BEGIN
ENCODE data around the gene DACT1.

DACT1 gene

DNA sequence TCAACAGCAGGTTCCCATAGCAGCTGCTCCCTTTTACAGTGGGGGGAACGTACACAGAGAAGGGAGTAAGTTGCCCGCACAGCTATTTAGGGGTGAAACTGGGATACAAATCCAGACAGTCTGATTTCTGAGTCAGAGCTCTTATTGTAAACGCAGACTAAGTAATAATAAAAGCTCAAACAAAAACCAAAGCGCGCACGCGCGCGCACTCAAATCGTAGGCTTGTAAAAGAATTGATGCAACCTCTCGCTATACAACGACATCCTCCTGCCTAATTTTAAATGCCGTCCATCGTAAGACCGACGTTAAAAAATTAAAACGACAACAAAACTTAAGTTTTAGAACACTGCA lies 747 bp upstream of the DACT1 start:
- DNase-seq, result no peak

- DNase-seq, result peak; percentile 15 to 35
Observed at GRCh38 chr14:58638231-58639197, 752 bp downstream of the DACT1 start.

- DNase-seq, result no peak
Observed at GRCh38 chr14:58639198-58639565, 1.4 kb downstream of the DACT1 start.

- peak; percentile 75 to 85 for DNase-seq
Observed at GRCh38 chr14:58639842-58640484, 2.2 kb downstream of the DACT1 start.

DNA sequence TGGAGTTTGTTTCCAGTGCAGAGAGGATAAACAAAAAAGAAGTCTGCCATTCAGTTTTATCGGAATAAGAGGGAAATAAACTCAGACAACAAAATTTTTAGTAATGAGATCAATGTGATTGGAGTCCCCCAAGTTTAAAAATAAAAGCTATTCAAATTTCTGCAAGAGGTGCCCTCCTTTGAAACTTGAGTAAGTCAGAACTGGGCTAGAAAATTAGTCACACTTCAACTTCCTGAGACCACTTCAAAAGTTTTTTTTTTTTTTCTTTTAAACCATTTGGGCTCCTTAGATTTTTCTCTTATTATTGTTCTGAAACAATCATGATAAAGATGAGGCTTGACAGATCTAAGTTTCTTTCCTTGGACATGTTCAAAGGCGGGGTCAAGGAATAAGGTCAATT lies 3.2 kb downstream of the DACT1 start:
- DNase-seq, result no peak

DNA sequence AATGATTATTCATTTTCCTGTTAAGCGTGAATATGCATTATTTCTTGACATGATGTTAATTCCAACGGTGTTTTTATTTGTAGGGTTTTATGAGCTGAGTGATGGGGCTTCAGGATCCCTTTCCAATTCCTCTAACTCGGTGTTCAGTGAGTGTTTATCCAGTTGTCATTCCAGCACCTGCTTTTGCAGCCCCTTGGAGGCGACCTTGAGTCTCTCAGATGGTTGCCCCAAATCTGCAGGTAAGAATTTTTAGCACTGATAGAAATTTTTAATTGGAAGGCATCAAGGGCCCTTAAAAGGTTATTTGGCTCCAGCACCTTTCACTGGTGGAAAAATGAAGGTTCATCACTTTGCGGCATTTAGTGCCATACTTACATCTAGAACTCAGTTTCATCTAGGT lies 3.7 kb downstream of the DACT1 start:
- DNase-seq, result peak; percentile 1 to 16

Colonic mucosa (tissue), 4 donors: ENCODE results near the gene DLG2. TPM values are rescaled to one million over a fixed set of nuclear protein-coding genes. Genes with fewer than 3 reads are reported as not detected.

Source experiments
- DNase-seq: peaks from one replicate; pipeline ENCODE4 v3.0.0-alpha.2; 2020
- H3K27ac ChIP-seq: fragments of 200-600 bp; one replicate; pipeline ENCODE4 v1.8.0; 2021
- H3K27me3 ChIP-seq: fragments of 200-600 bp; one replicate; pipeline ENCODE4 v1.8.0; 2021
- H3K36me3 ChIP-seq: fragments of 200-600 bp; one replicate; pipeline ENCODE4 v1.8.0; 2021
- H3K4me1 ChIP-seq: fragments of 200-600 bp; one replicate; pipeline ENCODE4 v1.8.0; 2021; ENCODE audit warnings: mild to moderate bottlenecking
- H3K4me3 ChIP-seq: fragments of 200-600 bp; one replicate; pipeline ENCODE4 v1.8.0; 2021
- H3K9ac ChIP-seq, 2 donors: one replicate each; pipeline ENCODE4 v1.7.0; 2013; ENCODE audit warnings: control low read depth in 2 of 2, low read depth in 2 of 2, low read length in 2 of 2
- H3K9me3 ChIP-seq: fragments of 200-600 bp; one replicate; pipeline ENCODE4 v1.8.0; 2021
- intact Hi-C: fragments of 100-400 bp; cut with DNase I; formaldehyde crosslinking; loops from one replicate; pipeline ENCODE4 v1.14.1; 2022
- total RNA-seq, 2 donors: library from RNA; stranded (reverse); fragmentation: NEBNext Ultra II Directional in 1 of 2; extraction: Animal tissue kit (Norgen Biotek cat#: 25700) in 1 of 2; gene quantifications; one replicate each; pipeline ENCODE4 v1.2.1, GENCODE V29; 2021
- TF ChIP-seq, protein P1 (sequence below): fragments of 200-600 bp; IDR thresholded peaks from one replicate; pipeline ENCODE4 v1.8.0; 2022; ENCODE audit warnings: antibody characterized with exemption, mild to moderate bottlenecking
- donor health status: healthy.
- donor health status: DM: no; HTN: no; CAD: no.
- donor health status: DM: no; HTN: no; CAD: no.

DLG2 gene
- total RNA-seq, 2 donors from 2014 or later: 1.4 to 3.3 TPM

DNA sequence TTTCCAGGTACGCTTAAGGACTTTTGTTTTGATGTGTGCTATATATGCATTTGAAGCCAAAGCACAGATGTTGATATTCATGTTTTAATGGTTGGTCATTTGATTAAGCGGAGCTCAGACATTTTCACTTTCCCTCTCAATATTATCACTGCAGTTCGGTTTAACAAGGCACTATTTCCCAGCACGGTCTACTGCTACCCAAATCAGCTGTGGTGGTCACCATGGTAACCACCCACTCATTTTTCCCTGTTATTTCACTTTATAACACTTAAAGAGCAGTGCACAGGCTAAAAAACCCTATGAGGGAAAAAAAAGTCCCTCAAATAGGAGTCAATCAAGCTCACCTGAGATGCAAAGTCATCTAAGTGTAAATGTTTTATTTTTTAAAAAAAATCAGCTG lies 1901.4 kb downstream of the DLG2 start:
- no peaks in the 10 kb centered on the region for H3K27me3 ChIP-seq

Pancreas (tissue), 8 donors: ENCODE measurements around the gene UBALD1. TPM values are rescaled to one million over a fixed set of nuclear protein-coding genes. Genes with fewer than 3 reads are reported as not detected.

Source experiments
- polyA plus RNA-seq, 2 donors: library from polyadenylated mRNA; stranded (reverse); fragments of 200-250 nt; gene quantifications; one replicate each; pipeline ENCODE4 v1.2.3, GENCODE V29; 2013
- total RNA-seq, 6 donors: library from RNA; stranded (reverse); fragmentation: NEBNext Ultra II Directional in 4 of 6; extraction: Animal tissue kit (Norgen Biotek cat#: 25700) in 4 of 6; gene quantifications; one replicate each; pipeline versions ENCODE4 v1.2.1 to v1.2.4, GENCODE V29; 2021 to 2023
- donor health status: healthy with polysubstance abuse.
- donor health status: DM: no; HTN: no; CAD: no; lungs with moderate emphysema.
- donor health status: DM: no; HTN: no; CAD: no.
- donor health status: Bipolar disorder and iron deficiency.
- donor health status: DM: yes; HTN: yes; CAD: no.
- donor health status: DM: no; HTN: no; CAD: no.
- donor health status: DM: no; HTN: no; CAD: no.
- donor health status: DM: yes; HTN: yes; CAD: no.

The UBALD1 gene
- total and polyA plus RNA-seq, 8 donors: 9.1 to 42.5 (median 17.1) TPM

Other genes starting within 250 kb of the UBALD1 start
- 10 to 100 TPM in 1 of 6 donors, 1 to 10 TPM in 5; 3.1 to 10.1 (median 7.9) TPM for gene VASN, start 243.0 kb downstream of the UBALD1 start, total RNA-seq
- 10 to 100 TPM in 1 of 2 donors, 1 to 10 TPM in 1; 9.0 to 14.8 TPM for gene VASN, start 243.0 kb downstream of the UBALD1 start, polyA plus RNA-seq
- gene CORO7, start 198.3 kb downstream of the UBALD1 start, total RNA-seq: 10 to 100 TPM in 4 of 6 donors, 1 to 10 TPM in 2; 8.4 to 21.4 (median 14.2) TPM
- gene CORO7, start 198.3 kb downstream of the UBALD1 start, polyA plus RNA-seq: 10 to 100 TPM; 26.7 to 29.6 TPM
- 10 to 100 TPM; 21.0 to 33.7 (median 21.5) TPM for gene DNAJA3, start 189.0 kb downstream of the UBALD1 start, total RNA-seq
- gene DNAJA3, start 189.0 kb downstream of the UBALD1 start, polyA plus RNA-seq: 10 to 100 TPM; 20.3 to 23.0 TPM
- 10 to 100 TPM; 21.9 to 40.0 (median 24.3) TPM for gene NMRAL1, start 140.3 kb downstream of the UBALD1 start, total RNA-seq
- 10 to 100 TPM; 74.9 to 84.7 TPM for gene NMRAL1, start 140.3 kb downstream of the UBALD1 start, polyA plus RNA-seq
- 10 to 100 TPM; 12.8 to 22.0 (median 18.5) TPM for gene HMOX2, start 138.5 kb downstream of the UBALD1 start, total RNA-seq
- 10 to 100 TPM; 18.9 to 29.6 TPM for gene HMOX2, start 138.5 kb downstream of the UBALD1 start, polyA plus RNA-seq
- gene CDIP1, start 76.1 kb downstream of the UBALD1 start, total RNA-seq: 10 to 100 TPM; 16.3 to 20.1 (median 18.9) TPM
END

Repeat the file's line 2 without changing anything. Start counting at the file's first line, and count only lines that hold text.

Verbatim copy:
DACT1 gene